Ballo in Maschera, Un


BalloGiuseppe Verdi - Un Ballo in Maschera

The Metropolitan Opera, New York, 2012 | Fabio Luisi, David Alden, Sondra Radvanovsky, Kathleen Kim, Stephanie Blythe, Marcelo Alvarez, Dmitri Hvorostovsky, Keith Miller, David Crawford | The Met Live in HD, 8th December 2012

Verdi’s Un Ballo in Maschera (A Masked Ball) is an opera of wild dynamism, marrying together scenes of jarring contrasts in a way that makes it difficult opera to stage dramatically and musically in any coherent or consistent way. It certainly not an opera I’ve seen handled convincingly on the stage, but David Alden’s production for the Metropolitan Opera, if it doesn’t quite bring it all together, at least points towards a way that might work. Not playing it entirely straight, not playing it up for laughs either, but playing it scene by scene the way Verdi wrote it.

Quite what Verdi’s true intentions for the work were is of course open to speculation. The work, originally entitled Gustavo III, based on the real-life historical assassination of King Gustav III at a Masked Ball in Sweden in 1792, was notoriously banned by the strict censorship laws of the period in revolutionary Risorgimento Italy, who were unhappy about the depiction of an assassination of a monarch, forcing Verdi to rewrite and rename the characters involved. Even then, the changes applied to the new version, called Una Vendetta in Dominò, weren’t enough to appease the censors in Naples, so a furious Verdi took the work to Rome where it was first performed with the setting changed to Boston in North America as Un Ballo in Maschera in 1859. The work is now performed, as it is here at the Met, in its original Swedish setting, but clearly Verdi was forced or felt the need to make compromises to the work in order to avoid censorship even in Rome.

None of this however is likely to have had much of an impact on Verdi’s choices for the musical scoring of the piece and, seeking to show off his range and work with musical arrangements and arias more along the lines of La Traviata than the more through compositional style that he was gradually moving towards, Un Ballo in Maschera consequently has some of the composer’s most beautiful melodies, striking arrangements and dramatic situations. Every dramatic situation is pushed to its emotional limits - whether it’s the love of Gustavo for Amelia, the wife of his secretary, the friendship of Gustavo and Renato which is to fall apart on the discovery of the affair, or the hatred felt by the king’s adversaries - all of it is characterised by Verdi with an extravagance of passion.

An extravagance of melody too which, accompanying the melodramatic developments of the plot’s regal and historical intrigue, to say nothing of incidents involving gypsy fortune tellers, can lead the work to switch dramatically at a moment’s notice between the most romantic of encounters to the deepest gloom, from declarations of love to dire threats of vengeance. The key to presenting the work coherently - if it’s at all possible - is to try to ensure that these moments don’t jar, and with Fabio Luisi conducting the orchestra of the Metropolitan Opera here, musically this was a much more fluent and consistent piece than it might otherwise have been, without there being any alteration or variation to the essential tone of the work.

Inevitably, any director is going to look for a consistency of style in the approach to the stage direction, but that’s probably a mistake with this work. It’s not a mistake that David Alden makes. I must admit, having seen Alden’s fondly humorous day-glo productions of Monteverdi’s L’Incoronazione di Poppea and Handel’s Deidamia, I had a suspicion that Alden might settle for playing up the camp comic side of Un Ballo in Maschera - which is certainly there and probably a more convincing way of playing the work than attempting to do it completely straight if the Madrid Teatro Real production is anything to go by - but I was wrong. Alden plays every single scene in accordance with the tone established by Verdi, light in some places, thunderingly dramatic and brooding in others, but always operating hand in hand with Fabio Luisi to ensure that this can be made to work musically and dramatically.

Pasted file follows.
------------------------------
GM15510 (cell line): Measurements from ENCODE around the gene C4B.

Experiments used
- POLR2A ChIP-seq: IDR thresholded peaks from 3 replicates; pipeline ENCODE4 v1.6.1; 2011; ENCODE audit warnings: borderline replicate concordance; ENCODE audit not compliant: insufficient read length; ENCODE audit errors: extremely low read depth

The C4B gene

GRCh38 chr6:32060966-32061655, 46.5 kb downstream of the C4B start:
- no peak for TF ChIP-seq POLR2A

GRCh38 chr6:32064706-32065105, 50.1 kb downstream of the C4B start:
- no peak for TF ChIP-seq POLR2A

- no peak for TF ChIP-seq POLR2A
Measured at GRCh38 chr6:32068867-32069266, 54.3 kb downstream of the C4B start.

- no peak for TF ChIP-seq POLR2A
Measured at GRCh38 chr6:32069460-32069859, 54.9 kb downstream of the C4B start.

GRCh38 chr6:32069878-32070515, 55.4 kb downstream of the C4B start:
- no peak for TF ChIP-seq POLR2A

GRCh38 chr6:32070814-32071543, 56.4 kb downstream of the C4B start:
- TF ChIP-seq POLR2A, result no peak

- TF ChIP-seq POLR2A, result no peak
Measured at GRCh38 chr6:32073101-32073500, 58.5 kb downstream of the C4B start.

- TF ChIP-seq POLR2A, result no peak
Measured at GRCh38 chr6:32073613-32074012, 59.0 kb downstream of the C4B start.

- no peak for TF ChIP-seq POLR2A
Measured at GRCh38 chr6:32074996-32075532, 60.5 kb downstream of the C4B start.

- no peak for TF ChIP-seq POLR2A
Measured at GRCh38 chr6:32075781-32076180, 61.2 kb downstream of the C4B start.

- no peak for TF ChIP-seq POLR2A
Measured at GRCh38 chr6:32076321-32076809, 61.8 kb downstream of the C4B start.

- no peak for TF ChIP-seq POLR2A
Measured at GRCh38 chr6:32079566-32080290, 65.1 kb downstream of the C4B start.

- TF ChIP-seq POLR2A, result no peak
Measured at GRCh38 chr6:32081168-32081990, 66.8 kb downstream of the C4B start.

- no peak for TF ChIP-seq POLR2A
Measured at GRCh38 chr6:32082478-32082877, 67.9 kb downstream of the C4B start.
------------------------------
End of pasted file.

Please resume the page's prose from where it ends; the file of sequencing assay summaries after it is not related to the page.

Where the staging has consistency of theme and a consideration for a meaningful context for the work however, was in Alden’s typically stylish and stylised production designs, created here by set designer Paul Steinberg and costume designer Brigitte Reiffenstuel. Evoking a turn of the twentieth century setting that takes the work entirely out of its historical context (notwithstanding the personages reverting to their original Swedish names), the production had the appearance of a Hollywood Musical melodrama, as lavishly stylised as a Bette Davis melodrama, but consistent within its own worldview, and it worked splendidly on this level. The set was a little overworked in places, with dramatic boxed-in angles and heavy Icarus symbolism in a prominent painting, but it clearly responded to the nature of the work, playing more to the sophistication that’s there in the music than the often ludicrous libretto. Alden however even found a way to incorporate this into the production with little eccentric touches - such as the eye-rolling madness of Count Horn, which is not a bad idea.

Similar consideration was given towards the singing and the dramatic performances of the cast assembled here, which was - as it needs to be - forceful and committed. The combination of voices was also well judged, the Met bringing together a few Verdi specialists well-attuned to the Verdi line - Marcelo Álvarez (who I’ve seen singing the role of Gustavo/Riccardo before), Sondra Radvanovsky and lately, Dmitri Hvorostovsky - all of them strong singers in their own right, but clearly on the same page as far as the production was concerned. A few regular Met all-rounders like Stephanie Blythe and Kathleen Kim also delivered strong performances in the lesser roles of Madame Arvidsson and Oscar that really contributed significantly to the overall dynamic. This was strong casting that brought that much needed consistency to a delicately balanced work where one weak element could bring the whole thing down.